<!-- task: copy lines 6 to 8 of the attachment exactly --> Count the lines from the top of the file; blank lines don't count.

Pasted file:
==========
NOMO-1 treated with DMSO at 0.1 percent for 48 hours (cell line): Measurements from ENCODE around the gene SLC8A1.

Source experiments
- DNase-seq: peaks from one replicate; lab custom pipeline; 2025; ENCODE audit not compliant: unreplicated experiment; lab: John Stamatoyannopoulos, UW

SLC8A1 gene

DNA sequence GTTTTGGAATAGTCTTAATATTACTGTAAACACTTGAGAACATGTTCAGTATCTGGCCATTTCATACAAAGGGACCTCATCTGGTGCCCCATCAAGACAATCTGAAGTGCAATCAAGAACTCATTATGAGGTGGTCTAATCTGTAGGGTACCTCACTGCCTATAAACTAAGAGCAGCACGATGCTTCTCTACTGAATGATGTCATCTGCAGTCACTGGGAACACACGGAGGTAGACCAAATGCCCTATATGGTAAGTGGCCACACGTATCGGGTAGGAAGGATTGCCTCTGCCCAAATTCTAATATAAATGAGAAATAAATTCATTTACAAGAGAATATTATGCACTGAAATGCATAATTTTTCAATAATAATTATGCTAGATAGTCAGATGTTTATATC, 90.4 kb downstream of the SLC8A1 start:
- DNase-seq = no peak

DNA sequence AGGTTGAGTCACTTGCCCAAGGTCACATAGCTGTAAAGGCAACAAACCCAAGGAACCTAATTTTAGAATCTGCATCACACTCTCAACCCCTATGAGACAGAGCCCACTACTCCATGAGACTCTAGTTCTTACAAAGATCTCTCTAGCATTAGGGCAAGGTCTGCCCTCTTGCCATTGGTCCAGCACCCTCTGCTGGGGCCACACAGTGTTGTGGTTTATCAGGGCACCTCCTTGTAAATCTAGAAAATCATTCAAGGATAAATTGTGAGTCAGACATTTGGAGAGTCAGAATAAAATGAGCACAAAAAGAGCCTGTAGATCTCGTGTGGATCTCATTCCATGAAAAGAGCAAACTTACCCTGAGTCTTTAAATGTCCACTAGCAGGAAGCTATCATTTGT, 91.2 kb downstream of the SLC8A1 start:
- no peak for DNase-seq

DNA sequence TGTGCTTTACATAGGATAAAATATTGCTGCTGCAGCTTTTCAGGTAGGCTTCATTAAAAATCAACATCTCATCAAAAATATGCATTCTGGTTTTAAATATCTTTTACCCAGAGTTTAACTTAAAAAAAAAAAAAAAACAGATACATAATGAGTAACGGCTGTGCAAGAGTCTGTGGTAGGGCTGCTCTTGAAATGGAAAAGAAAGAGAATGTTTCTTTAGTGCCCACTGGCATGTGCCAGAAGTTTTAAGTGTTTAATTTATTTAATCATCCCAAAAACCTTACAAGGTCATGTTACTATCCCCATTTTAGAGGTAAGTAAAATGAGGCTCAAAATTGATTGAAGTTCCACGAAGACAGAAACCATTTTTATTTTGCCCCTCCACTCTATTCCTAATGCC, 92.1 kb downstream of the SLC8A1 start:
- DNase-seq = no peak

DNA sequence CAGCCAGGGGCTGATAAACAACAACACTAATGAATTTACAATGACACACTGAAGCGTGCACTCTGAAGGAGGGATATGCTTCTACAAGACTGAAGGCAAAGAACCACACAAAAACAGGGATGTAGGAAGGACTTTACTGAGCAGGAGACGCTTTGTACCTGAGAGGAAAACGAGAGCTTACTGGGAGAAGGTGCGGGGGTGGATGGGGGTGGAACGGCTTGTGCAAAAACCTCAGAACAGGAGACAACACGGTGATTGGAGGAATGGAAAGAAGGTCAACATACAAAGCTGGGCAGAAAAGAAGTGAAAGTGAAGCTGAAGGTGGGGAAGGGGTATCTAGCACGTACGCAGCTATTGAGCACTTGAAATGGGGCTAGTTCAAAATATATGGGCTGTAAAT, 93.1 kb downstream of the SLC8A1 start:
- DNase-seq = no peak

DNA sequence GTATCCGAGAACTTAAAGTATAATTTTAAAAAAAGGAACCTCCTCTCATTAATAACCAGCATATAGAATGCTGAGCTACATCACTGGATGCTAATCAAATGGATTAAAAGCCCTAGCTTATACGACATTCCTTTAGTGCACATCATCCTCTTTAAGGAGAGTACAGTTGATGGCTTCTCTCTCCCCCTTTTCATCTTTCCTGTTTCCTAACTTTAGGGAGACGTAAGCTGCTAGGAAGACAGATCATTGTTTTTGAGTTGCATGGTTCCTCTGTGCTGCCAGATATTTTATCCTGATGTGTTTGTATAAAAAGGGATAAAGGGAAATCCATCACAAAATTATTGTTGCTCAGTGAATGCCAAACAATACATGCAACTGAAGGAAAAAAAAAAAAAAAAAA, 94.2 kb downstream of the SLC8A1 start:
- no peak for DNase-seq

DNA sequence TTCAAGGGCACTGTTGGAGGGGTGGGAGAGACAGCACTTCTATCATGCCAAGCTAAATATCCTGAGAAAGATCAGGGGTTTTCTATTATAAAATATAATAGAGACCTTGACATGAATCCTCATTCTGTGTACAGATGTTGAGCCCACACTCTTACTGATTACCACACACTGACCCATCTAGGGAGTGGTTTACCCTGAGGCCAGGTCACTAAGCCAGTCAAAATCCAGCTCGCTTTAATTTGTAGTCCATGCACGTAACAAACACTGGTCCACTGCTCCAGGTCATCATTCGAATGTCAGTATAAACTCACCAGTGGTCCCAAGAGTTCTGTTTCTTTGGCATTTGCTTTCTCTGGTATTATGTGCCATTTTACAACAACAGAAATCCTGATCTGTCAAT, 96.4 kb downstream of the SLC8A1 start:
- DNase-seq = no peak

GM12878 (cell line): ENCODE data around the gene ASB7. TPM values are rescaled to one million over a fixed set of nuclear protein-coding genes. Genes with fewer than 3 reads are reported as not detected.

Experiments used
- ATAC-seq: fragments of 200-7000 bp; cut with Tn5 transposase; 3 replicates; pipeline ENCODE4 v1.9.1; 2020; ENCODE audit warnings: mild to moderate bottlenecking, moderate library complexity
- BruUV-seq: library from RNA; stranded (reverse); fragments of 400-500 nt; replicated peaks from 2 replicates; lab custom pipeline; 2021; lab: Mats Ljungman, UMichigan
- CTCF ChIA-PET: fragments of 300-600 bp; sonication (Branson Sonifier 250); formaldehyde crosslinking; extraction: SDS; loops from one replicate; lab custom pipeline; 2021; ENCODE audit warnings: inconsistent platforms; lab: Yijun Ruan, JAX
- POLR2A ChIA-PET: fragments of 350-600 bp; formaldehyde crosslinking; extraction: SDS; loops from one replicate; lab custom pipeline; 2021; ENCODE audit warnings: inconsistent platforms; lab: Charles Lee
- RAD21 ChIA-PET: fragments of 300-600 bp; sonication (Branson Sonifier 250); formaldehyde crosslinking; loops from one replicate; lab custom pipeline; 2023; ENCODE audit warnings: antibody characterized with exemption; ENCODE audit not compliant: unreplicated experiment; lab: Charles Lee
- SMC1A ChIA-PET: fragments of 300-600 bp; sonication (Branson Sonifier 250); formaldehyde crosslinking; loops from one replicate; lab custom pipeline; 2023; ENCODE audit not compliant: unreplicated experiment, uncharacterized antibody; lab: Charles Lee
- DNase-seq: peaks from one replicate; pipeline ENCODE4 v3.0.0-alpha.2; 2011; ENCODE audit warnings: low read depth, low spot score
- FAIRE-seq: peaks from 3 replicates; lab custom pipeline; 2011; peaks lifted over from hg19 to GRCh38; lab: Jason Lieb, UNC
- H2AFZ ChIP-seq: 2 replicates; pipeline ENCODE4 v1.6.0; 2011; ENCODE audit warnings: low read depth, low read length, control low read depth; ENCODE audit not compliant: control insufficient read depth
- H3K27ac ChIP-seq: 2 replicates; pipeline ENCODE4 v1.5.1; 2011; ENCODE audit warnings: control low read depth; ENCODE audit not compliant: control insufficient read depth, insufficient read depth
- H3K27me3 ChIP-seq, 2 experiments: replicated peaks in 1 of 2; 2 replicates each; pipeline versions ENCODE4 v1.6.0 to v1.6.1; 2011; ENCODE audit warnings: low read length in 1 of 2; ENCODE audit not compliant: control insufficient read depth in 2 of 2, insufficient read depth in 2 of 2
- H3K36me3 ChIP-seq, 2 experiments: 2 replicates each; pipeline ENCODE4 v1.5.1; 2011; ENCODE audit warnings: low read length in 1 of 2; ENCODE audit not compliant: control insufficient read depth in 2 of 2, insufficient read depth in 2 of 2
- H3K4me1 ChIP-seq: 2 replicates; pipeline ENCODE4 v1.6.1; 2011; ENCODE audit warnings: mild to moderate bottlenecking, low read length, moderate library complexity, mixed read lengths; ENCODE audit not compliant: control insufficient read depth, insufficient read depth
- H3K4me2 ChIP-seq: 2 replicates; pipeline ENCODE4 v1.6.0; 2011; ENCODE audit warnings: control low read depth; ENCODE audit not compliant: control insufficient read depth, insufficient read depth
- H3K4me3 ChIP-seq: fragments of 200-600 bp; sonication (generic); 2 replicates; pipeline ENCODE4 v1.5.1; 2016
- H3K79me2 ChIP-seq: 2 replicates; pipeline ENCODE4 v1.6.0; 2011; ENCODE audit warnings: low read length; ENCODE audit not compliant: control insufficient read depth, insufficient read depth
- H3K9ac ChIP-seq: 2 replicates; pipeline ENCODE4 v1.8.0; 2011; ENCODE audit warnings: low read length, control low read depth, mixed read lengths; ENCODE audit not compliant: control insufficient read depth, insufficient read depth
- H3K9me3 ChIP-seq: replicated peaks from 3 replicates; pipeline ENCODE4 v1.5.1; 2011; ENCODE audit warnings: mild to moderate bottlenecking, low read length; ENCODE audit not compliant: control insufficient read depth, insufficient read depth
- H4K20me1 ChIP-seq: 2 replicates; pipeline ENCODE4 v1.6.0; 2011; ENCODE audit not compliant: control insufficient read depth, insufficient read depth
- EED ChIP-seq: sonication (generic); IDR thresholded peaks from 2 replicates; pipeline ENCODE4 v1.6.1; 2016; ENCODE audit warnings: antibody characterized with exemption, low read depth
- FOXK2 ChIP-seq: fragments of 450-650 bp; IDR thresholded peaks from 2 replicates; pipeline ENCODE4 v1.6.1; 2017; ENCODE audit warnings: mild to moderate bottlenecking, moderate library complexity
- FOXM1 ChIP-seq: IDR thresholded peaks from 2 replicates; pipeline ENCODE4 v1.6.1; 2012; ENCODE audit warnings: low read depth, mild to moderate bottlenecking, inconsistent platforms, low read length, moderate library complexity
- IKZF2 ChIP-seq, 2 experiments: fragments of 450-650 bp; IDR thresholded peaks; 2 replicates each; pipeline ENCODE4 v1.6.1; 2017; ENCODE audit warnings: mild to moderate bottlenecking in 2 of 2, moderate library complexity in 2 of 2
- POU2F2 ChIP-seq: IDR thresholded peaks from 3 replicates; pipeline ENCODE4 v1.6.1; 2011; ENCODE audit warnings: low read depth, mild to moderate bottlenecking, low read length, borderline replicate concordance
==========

- DNase-seq = no peak

DNA sequence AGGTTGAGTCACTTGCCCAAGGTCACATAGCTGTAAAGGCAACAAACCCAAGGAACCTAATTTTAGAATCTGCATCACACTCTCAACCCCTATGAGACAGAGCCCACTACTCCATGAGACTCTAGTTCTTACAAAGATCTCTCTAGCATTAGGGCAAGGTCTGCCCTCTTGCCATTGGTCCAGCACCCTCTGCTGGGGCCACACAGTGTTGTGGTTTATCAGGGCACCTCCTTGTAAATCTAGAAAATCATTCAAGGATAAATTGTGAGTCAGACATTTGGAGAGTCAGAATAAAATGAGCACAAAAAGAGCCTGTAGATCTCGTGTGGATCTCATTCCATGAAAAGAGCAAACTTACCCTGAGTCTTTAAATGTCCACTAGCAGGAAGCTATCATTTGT, 91.2 kb downstream of the SLC8A1 start:
- no peak for DNase-seq